Eddie Jones’ 45-man England training squad announcement on Monday brought with it some new names, many old names and a couple of surprising names.
A few of the players have been expected to enter the fray at some point, such as Nathan Hughes, while others – the likes of U20s players Will Evans and Joe Marchant – were more of surprise.
Understanding Jones’ thinking is difficult at the best of times. The Aussie is, after all, renowned for his mental games with the opposition and his ability to mentally challenge his players. However, reading between the lines of the 45-man selection is equally challenging.
Which players have been recalled or called up just so that Jones can have a look at them and which players are genuine contenders for starting berths is hard to separate and decide. However, there are three positions which seem up for grabs based upon the squad announced earlier this week.
Jonathan Joseph has been something of a consistent performer for England under Jones’ tenure as coach so far. The Bath back was solid, if not awe inspiring during the Six Nations and did not really put a foot wrong in Australia either during the 3-0 series whitewash earlier in the summer. His defensive abilities in particular have improved in the last season and that has made him a mainstay in Jones’ team thus far.
However, dragged down by Bath’s poor form last season, Joseph has not looked himself in the attacking department after hitting heady heights during his 2015 campaign. The 2016 season certainly saw a drop in the number of clean line breaks, beautiful arching runs and dancing feet masterclasses which he demonstrated during the club’s 2015 season. Although three tries and a top performance against Italy helped Joseph hold off Elliot Daly’s challenge during the Six Nations, a hat trick against the weakest opposition in the competition won’t have bought him that much time in Jones’ ultra-competitive England setup.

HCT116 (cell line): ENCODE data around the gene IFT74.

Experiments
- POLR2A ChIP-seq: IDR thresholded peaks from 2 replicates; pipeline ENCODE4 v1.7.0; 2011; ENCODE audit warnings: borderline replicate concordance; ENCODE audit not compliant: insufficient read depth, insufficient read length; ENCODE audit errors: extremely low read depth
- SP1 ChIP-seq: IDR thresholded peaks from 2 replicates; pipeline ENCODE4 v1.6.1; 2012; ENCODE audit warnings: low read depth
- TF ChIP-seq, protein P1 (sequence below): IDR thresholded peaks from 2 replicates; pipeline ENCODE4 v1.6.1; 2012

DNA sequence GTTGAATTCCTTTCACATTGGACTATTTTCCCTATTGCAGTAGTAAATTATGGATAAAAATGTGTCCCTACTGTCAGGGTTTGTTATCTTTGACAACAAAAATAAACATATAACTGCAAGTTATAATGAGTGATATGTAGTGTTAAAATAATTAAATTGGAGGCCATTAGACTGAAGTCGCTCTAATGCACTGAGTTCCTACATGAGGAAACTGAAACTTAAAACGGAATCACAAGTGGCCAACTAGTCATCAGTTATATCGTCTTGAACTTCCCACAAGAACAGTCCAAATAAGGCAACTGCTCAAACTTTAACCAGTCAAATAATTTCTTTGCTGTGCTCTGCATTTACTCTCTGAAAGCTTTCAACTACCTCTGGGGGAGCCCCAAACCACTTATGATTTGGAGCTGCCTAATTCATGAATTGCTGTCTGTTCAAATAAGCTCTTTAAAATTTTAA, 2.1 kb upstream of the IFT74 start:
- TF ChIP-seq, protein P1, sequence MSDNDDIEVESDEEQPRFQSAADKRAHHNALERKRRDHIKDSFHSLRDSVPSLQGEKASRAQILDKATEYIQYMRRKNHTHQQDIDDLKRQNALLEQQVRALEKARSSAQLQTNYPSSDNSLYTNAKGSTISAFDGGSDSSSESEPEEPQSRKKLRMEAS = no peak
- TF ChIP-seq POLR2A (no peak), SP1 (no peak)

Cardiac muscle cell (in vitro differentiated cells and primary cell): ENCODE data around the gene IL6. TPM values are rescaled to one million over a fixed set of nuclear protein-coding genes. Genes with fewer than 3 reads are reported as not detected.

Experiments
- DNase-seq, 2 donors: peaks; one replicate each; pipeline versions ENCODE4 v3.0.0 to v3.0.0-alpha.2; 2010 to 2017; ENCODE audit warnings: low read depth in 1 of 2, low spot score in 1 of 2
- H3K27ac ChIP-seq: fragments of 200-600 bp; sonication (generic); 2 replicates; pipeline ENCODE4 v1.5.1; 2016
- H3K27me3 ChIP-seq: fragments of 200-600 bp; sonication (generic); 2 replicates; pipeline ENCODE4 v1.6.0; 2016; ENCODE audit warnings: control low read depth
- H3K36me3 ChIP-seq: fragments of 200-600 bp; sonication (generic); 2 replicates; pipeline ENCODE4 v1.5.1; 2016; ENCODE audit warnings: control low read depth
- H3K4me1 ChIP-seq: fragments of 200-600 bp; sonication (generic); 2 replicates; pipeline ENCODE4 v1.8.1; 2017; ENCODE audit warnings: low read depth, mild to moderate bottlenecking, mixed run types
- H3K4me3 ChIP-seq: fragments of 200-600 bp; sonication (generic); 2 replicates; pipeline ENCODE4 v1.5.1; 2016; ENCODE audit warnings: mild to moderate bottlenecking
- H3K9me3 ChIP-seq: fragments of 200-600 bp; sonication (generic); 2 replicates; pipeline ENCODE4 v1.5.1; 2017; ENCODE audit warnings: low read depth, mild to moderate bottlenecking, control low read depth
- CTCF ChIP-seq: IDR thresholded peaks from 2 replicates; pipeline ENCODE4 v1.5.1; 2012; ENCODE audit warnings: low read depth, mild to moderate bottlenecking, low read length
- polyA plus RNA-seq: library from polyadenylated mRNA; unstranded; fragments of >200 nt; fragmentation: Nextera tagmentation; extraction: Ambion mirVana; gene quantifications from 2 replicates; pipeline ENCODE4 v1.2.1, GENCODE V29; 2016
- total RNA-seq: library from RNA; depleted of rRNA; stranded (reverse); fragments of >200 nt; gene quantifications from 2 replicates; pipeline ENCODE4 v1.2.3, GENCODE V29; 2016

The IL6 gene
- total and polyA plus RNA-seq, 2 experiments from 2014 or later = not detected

The biggest competition to his place certainly comes from one of the top performers in the Aviva Premiership last season in Daly. Pace, power and agility make him a threat to most opposition defences whilst he also has an enormous get-out-of-jail left boot which would offer England a different kicking option. His relative lack of international experience counts against him though. Manu Tuilagi and Henry Slade also offer options at outside centre, though it is thought that Jones sees the two as more likely threats to Owen Farrell’s berth at inside centre. One of the surprise call ups to Jones’ squad, Joe Marchant, could, however, prove a real threat to Joseph’s mantle in the long term.
The young Harlequin has been a star performer in the England U20 side over the last couple of years and his light shone particularly bright this summer as England won the Junior World Cup. Similarly to Joseph, he possesses excellent footwork, electric pace and deft handling abilities. However, with his youth and exuberance, Jones may be hoping the biggest thing he possesses is the ability to come in and shake up the pecking order a little for Joseph’s 13 berth. With Harlequins making no major signings at centre this summer don’t be surprised to see more of Marchant over the coming season as he may be paired up with Welsh veteran centre Jamie Roberts in a formidable midfield for the Twickenham-based side.
If either of Daly or Marchant are able to make particularly hot attacking starts to the Aviva Premiership season, don’t be surprised to see Jones experiment with the 13 shirt during the Autumn internationals if Joseph cannot get back to his attacking best at Bath.
It’s no secret that Mike Brown has not played his finest games in a white shirt under Jones so far. The 30-year-old, who only a season and a half ago was the England team’s main heartbeat, has struggled a little for form since the World Cup disaster and Jones’ squad announcement will have only done more to worry the Quin’s full back.